14 December 2006

Uganda: Poverty Levels Reduce

Kampala — POVERTY has considerably reduced countrywide, the Uganda National Household Survey (UNHS) 2005/06 indicates.

The survey conducted by the Uganda Bureau of Statistics (UBOS), reveals that the countrywide poverty rate has reduced to 31% from 39%.

The survey titled Nature, Distribution and Evolution of Poverty and Inequality in Uganda builds on the work presented in Where are the poor? Mapping patterns of Well-being in Uganda in 1992 and 1999 also by UBOS.

According to James Muwonge, the Principal Statistician at UBOS, the reduction in poverty rates can be attributed to factors that include improvement in agricultural income in the form of a rise in coffee prices.

This income, it was found out, is spent on expenses such as paying school fees and medical care.

Mr Muwonge said the survey was based on random selection of households in each village."

Regionally, it was noted that the poor are not evenly distributed across areas and regions. Basing on the 2002 Population and Housing Census, the Northern region presents the highest levels of poverty (60.3%) and the central region appears the least poor with 27.4% of the population poor.

The western region comes second (33.4%) to the central region while the eastern region is third (44.8%) coming third.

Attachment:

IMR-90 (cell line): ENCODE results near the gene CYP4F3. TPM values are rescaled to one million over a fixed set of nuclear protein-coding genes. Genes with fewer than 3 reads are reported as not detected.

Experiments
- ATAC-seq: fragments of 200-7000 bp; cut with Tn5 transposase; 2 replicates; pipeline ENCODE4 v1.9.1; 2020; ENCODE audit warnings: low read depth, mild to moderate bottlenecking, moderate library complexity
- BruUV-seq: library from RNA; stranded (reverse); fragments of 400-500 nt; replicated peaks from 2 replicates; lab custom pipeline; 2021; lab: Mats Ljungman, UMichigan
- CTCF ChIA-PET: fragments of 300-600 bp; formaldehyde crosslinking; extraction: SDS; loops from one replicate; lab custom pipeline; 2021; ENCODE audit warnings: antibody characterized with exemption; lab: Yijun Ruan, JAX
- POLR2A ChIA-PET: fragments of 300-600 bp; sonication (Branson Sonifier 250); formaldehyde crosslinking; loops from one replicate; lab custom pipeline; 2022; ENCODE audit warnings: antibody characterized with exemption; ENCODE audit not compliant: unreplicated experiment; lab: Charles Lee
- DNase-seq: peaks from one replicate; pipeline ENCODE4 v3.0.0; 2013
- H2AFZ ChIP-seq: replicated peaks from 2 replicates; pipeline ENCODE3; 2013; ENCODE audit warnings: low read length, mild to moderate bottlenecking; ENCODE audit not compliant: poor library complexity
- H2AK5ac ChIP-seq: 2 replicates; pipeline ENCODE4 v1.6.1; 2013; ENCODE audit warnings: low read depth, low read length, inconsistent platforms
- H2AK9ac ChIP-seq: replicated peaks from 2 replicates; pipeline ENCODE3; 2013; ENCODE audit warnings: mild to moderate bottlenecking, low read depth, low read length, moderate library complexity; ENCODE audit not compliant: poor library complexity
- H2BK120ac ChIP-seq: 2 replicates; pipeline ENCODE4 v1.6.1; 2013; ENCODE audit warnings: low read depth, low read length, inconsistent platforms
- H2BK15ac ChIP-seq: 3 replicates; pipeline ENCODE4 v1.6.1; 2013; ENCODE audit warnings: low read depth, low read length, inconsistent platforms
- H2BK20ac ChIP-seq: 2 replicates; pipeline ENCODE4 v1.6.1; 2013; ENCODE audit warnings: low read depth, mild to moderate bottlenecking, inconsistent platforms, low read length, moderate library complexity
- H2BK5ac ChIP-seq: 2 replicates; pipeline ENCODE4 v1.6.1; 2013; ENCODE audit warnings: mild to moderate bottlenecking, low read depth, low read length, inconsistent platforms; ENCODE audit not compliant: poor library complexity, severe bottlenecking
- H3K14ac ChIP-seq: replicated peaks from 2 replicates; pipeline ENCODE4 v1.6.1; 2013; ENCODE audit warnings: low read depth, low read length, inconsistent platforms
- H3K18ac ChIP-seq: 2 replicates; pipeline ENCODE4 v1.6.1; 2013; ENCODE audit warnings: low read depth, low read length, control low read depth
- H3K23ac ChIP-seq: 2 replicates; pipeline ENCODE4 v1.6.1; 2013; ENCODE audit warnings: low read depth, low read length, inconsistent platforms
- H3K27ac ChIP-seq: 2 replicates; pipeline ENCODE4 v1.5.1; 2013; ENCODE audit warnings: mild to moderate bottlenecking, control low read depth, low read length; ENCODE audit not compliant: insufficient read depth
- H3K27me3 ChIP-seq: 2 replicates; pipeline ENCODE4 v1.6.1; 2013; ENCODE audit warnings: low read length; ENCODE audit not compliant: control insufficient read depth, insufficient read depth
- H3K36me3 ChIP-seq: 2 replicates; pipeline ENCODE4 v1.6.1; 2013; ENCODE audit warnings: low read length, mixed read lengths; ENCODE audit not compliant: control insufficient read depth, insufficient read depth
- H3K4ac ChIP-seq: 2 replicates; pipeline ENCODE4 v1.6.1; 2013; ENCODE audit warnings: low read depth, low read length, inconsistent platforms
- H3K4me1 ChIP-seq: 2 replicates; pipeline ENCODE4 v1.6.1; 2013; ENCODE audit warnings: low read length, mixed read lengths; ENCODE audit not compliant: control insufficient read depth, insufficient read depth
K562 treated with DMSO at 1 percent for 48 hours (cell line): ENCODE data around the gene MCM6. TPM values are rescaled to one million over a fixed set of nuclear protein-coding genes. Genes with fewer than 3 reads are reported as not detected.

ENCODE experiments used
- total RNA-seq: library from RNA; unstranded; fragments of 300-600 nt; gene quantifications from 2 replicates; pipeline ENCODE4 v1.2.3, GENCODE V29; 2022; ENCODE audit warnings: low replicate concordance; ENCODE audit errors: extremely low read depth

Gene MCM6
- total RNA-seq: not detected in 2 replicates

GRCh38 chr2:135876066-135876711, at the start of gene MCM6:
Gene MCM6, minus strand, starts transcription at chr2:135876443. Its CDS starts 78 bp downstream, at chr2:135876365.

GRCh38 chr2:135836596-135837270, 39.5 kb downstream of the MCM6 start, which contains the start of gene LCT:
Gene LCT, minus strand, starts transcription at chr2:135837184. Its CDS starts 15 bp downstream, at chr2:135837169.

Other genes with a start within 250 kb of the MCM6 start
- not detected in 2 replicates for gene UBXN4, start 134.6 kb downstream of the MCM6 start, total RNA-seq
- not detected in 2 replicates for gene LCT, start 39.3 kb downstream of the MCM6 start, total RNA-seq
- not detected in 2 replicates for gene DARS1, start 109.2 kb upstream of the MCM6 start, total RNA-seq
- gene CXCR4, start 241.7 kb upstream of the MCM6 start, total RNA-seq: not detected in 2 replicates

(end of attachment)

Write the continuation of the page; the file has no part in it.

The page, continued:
The estimates exclude Pader, which was at that time left out due to insecurity.

The 2002/03 Uganda National Household Survey (UNHS) covered about 9711. Basing on this measure, the poor are looked at as those below the poverty line.

And the 2002/03 survey indicated that about 12.7% of the rural population and 14.4% of the urban population in Uganda are living below the poverty line.

The researchers advised that these findings could be used to target more appropriate allocation of different resources for different areas.

They pointed out that for many years, the government has been allocating resources directly to districts and communities without a scientific basis. "The analysis of poverty and different key sectors using small area estimation techniques will provide information that will align partners within Uganda - government and donors - to develop a cross-sectoral strategy aimed at maintaining the welfare of the non-poor while reducing the incidence of poverty among the poor," the survey report says.

The final report will be released later this year.

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